3 years

IPSO FACTO

The Usual Suspects and Then Some

Sudeep Chakravarti is the author of several books, including Highway 39: Journeys through a Fractured Land, set in Nagaland and Manipur
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The Indian Penal Code’s provisions on sedition apply to Arundhati Roy no more than they do to those who perpetuate bad governance.

The IPC provisions on sedition apply to Arundhati Roy no more than they do to those who perpetuate bad governance.

In the last week of November, a magistrate in New Delhi directed the capital’s police to register a first information report (FIR) against writer-activist Arundhati Roy. This, the magistrate felt, was necessary on account of Roy making—allegedly, to use a legal fig leaf—anti-India speeches at a Delhi gathering to discuss the state of Kashmir this October. Here, she, Hurriyat hardliner Syed Ali Shah Geelani, others from Kashmir, and Maoist ideologues too had been present, and stridently so. Delhi Police hadn’t moved a muscle, and so the magistrate, moving on a complaint filed by a citizen, asked the police to use “relevant provisions of the Indian Penal Code” to accuse Roy and five others of an allegedly anti-Indian act: of advocating ‘aazadi’ for Kashmir.

There may be a worthwhile lesson in this curious episode. For long, Geelani and his gang have loudly, cynically, even bloodily, claimed freedom for Kashmir from India. Maoists have for some years joined them in collective animosity against what they perceive as an oppressive Indian state. As for Roy, she is our pre-eminent living martyr who should one day soon fill that empty space in her shelf load of citations with the one she currently lacks, the Nobel Peace Prize.

She has momentum. In early August, with several others she addressed a rally in Delhi to protest the extra-judicial killing of Communist Party of India (Maoist) politburo member Azad, or Cherukuri Rajkumar, on 1 July. A pro-Maoist bulletin giddily mentioned: ‘Arundhati Roy… asserted that Azad foretold his death so many times in his writings and interviews, reminiscent of Gabriel Garcia Marquez’s poem A Death Foretold. She said that the time for revolution has come, since all the institutions of the State have failed the people of the country.’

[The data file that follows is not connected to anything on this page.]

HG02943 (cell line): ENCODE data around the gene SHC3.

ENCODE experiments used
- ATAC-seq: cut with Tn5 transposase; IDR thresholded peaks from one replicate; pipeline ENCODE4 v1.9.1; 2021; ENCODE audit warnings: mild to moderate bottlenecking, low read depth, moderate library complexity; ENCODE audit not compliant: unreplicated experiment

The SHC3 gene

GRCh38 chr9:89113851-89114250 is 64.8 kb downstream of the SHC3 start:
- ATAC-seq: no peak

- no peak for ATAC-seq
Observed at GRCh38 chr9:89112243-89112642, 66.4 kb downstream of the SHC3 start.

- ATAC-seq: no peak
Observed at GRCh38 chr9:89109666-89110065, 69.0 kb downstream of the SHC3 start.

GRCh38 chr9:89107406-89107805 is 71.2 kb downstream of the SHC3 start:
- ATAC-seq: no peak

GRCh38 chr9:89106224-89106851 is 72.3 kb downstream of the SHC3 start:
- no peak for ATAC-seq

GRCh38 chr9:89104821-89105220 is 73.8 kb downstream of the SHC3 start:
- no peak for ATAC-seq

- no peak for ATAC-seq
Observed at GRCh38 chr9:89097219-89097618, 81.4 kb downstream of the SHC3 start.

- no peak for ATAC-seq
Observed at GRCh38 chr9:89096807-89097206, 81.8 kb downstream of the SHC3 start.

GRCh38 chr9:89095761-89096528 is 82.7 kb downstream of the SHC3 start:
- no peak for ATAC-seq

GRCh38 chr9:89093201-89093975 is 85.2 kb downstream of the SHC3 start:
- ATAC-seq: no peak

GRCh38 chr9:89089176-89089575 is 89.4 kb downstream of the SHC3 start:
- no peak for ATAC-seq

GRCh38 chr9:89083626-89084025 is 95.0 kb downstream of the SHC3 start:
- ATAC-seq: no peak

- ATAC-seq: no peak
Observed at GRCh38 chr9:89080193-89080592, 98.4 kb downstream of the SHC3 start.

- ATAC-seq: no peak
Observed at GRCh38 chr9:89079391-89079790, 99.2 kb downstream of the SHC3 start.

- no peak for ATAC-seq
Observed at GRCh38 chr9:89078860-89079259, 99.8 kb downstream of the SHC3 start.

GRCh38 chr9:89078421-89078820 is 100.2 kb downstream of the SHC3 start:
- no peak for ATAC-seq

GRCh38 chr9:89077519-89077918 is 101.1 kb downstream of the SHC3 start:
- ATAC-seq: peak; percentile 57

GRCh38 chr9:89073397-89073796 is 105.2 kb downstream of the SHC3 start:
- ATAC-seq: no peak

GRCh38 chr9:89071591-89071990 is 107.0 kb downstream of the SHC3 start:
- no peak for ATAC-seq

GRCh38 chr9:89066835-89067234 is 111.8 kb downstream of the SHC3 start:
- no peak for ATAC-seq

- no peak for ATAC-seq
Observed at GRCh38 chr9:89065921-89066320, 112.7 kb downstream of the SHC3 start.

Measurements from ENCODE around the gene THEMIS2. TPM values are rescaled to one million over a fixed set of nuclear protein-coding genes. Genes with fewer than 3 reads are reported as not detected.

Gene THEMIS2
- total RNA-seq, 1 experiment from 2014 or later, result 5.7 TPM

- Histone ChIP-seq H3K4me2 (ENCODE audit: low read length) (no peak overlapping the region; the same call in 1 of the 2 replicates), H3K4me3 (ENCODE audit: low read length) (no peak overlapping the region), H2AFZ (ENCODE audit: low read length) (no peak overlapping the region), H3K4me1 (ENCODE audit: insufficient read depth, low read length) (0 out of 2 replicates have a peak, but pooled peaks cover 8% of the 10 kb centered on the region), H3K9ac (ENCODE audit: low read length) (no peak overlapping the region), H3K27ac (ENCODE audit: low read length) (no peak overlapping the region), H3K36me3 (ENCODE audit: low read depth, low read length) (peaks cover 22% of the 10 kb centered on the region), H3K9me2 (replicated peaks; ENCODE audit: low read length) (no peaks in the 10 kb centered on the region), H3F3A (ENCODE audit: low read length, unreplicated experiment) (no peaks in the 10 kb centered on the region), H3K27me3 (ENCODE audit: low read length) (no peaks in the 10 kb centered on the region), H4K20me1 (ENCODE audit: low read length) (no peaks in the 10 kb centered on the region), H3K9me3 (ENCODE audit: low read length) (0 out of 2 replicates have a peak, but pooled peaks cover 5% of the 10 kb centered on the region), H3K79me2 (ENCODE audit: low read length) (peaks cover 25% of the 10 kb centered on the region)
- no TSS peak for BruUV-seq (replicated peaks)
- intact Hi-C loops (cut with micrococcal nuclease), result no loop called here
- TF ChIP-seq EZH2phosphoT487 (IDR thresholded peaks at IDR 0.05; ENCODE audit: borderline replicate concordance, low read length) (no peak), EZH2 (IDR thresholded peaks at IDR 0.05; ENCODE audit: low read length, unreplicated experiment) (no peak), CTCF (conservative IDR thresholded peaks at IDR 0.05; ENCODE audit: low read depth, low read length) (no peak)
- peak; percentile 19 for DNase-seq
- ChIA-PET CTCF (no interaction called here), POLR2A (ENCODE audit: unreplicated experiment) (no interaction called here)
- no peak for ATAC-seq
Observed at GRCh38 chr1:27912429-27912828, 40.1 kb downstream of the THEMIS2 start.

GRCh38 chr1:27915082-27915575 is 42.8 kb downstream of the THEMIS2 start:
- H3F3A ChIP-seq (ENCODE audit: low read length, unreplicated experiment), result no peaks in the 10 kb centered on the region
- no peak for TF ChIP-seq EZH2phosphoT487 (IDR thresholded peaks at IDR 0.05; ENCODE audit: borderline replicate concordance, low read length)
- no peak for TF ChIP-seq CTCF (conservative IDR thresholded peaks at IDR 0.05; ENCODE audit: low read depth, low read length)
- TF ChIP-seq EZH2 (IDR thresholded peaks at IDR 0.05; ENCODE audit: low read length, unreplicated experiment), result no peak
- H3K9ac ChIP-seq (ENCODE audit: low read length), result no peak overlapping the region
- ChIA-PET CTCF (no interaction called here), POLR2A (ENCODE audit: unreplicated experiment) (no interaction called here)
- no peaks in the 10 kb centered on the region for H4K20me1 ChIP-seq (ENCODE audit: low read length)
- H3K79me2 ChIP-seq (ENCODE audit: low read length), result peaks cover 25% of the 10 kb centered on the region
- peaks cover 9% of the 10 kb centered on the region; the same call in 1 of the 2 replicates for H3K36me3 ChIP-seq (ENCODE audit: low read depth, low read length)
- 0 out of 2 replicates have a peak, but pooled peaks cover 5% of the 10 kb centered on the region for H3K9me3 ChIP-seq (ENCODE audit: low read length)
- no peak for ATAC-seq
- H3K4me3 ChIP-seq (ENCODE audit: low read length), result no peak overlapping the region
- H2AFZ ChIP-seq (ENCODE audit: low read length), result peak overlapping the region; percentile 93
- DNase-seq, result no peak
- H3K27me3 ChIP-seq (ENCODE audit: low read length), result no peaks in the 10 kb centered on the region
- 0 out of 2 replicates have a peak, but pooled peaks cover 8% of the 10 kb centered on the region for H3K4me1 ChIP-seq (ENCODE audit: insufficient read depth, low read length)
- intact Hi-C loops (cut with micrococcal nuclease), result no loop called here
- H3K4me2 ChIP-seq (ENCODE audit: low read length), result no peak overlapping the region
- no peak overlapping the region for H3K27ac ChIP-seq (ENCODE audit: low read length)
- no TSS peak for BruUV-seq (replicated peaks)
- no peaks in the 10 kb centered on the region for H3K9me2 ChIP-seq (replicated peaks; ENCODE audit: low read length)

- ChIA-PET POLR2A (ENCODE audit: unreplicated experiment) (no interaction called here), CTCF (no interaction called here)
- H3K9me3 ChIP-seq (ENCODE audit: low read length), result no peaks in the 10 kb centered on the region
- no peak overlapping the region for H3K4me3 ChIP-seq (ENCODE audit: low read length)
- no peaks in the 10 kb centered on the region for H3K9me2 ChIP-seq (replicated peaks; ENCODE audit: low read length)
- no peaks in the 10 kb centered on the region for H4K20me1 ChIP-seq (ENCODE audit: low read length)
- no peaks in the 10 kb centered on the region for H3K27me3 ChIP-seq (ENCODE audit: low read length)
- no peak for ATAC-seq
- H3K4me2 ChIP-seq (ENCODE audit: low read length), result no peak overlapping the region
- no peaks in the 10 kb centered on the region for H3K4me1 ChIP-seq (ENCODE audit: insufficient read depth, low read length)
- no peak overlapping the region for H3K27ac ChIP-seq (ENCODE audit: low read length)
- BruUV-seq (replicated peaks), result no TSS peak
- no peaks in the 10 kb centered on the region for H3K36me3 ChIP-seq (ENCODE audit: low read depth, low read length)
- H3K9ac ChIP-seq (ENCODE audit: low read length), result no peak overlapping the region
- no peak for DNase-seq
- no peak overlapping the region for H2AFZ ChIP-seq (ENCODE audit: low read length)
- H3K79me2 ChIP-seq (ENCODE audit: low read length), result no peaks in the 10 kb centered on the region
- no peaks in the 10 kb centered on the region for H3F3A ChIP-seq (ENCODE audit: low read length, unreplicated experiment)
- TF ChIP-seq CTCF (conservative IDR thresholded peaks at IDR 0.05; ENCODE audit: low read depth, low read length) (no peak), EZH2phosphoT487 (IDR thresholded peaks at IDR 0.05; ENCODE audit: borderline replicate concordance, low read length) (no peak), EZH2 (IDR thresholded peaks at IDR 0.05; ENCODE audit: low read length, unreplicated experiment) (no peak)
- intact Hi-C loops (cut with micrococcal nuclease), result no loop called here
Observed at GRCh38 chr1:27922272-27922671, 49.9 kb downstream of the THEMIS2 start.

If such talk offends citizens, let them do what they wish within the ambit of law. Those like Roy can use the same legal system to defend themselves. After all, India is allegedly a free country.

But if they are enemies of the State, we should view others through a similar prism. Ergo, if Maoists are an ‘infestation’, ‘menace’ and ‘enemies of India’, as government propaganda and the media project, then surely the politicians, bureaucrats and law keepers, who with bad governance and corruption show them the way of armed rebellion, are also infestations, menaces and enemies of the State.

Would an agriculture minister, during whose tenure more farmers have died or been destroyed since the Bengal famine of the 1940s, qualify as waging war against the State? What about the chairman of the organising committee of the recently concluded Commonwealth Games in Delhi and others who made India an easily traded laughing stock? What of other kickback kings and queens in government and outside who deal in telecommunications, civil aviation, defence equipment, non-delivery of development funds and a thousand other skims, a million other rackets, which weaken the superstructure of India from the inside out?

Or are they too much to handle, these rotten avatars, leaving rent-a-cause quotewallahs like Roy as fair game? Is it because we are so numbed by corruption that we hysterically search for symbols under attack, such as the construct of India? Surely, this last is a supreme irony in a country that is a patchwork by default and dynamic to a fault—a country that has continually morphed simply to stay running in the same place.

And so, to take a cue from the magistrate in Delhi, here is Section 121 of the Indian Penal Code: ‘Whoever wages war against the Government of India, or attempts to wage such war, or abets the waging of such war, shall be punished with death, or imprisonment for life and shall also be liable to fine.’

Section 124-A of the Code, which deals with sedition, offers similar appeal: ‘Whoever, by words, either spoken or written, or by signs, or by visible representation, or otherwise, brings or attempts to bring into hatred or contempt, or
excites or attempts to excite disaffection towards the Government established by law in India, shall be punished with imprisonment for life, to which fine may be added, or with imprisonment which may extend to three years, to which fine may be added…’

As India’s preoccupation with the circus of right and wrong intensifies, the Code may make equal opportunity employers of us all.

Sudeep Chakravarti is the author of Red Sun: Travels in Naxalite Country